On many occasions, when we refer to new energy technologies such as batteries or hydrogen, it seems that we are talking about alternative solutions between which there is a certain "competition". However, the challenges presented by the energy transition make it increasingly clear that there is a need for a future energy scenario based on the development and complementary and synergistic use of both.

Above all, considering their characteristics and properties, they justify the suitability of proposing technological development paths that make both solutions go hand in hand and complement each other.

This approach is endorsed by the strategies that entities such as the EU itself have been launching in recent years, where the joint and coordinated deployment of both technologies can be seen.

Thus, the first strategy deployed by the EU in this regard dates back to 2017, when the initiative known as Batteries Europe was launched. Through it, the EU seeks to move from 3% of the European market share of batteries in 2018 to 25% in 2028.

In addition, the EU has also launched its own green hydrogen strategy, which aims to produce hundreds of tons of renewable hydrogen per year by 2050, with a strong presence in sectors such as transport, building and industry.

This plan has been defined with a clear vocation to "complement" the battery strategy already defined by focusing on the decarbonization of sectors of the economy that could not achieve the desired energy transition only through electrification based on batteries and renewable energy sources.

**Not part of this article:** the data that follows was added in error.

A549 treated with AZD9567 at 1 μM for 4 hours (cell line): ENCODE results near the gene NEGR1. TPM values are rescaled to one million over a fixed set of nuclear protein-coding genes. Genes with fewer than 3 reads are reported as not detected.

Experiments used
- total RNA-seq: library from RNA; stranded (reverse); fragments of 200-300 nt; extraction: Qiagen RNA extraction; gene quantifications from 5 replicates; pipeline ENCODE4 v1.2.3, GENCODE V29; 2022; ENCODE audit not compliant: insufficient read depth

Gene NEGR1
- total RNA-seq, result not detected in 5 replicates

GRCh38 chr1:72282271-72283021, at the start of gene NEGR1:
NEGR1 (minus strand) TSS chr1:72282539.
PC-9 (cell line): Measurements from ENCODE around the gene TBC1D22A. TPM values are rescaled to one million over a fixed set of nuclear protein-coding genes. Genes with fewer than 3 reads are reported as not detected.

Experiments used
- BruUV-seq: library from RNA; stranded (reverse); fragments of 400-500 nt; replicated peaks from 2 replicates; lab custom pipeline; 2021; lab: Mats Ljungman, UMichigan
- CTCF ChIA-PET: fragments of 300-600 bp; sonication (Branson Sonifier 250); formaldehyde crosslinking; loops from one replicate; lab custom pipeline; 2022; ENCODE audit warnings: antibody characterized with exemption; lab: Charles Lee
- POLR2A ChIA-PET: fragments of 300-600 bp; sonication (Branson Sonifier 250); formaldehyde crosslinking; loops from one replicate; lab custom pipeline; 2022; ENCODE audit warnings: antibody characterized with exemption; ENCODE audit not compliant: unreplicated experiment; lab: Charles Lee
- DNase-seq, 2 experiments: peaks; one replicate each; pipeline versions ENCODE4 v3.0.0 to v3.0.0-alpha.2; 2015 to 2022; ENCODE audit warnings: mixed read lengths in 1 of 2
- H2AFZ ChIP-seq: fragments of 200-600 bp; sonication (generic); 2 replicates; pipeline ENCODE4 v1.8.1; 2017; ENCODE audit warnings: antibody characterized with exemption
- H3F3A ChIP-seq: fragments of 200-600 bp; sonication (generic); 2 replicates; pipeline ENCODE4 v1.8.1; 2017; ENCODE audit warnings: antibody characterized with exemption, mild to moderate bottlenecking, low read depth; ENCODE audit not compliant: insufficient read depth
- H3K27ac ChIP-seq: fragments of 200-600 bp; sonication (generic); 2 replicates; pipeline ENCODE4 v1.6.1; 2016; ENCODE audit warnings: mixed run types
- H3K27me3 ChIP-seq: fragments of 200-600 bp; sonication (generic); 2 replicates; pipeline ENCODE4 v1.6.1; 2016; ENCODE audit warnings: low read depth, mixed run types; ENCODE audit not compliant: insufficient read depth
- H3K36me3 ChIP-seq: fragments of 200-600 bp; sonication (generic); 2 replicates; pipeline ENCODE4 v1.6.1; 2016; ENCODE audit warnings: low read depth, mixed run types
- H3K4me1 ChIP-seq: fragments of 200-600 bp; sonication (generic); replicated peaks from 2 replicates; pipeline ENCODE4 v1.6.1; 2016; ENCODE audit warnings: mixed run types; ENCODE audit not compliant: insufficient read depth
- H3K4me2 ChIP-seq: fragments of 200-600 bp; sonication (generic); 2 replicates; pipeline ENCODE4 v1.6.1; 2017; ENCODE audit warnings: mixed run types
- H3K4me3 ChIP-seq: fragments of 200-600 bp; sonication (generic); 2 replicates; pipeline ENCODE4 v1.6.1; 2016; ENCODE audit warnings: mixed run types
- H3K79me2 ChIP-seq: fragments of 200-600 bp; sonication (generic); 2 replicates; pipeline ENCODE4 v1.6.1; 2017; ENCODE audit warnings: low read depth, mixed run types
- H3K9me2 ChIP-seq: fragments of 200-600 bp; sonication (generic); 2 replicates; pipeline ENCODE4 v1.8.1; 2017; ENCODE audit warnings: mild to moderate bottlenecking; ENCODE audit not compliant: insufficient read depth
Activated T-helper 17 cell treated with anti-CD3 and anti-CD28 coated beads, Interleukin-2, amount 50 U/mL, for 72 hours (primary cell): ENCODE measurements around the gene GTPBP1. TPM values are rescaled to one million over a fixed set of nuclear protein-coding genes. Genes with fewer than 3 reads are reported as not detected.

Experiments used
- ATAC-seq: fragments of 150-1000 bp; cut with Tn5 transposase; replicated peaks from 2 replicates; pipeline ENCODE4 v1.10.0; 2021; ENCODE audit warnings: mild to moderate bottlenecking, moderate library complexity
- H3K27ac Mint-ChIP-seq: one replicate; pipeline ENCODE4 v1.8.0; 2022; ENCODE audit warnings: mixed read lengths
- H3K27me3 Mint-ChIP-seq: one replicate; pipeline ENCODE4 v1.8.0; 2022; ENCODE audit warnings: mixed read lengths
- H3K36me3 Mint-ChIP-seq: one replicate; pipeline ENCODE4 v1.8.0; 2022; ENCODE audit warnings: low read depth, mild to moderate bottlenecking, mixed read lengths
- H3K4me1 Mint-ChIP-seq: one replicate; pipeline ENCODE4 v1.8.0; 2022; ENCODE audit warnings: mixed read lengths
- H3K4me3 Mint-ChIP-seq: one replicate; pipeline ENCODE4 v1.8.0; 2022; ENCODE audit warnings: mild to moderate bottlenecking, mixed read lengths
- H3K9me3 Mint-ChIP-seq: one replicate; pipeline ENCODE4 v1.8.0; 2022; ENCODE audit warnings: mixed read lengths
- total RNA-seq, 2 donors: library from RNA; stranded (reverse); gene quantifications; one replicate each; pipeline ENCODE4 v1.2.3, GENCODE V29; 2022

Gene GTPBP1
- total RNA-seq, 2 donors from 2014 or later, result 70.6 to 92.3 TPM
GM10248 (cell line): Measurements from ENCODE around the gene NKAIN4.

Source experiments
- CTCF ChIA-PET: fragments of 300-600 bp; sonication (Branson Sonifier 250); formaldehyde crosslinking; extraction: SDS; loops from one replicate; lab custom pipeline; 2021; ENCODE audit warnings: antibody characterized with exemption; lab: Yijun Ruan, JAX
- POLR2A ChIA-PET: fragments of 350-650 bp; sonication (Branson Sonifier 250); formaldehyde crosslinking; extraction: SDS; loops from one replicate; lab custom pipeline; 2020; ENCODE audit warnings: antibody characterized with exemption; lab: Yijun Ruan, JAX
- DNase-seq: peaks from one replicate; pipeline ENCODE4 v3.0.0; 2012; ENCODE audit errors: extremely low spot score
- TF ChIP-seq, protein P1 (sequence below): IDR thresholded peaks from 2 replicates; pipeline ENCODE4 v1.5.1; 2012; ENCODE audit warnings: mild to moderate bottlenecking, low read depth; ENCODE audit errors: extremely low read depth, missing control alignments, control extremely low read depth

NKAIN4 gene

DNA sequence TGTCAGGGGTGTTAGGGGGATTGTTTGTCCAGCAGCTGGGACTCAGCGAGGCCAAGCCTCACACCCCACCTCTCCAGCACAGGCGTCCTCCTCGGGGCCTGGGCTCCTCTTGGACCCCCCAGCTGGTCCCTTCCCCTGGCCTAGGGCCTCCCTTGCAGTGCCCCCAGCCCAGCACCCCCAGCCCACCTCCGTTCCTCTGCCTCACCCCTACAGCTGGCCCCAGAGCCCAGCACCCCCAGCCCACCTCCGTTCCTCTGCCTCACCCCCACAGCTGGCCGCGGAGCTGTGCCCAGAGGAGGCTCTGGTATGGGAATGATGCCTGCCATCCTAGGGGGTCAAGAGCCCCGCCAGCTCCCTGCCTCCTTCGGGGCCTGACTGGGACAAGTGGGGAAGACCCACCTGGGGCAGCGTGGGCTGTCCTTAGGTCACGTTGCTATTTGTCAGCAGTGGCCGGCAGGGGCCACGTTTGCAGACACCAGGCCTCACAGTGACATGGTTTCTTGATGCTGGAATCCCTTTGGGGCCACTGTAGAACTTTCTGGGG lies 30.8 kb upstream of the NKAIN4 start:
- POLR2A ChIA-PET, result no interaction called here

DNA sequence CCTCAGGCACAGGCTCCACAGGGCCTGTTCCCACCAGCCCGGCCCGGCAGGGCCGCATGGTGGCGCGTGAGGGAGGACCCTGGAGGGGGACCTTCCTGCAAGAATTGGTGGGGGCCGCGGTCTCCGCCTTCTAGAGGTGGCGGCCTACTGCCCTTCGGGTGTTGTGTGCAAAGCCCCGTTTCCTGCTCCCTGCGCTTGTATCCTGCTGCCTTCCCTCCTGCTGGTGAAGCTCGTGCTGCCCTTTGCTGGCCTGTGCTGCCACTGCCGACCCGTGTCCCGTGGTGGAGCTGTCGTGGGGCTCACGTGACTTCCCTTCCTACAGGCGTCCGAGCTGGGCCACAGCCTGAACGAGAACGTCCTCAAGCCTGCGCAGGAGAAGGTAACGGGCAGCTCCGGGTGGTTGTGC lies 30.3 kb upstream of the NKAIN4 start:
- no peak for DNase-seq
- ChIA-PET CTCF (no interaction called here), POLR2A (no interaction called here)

This is demonstrated, for example, in the first "Green Deal" call published in May 2020 at the EU level, where it already speaks in its area 5 ("Sustainable and Smart Mobility") of hydrogen and battery hybridization in demonstrators for future maritime and air means of transport.

Similarly, the International Energy Agency (IEA), in its document "Batteries and hydrogen technology: keys for a clean energy future", reveals that it will take more than renewable energy and efficiency to put the world on track to meet climate and other sustainability goals. It identifies both batteries and hydrogen as keys to a low-carbon society.


As indicated above, this joint approach between the two technologies is largely based on the similarities and complementarities between the two technologies.

Not surprisingly, batteries and electrolyzers (how coveted green H2 is obtained) are based on similar electrochemical principles, making it possible to take advantage of the knowledge generated in one technology for the benefit of the other as the use of similar components and elements.

It is therefore expected, for example, that given the increasing maturity of the battery industry, the future large-scale industrialization of electrolyzers will take advantage of this knowledge and experience, reducing the time to scale and the associated costs. This also explains why more and more players are working on both technologies, taking advantage of existing synergies to offer innovations that benefit both.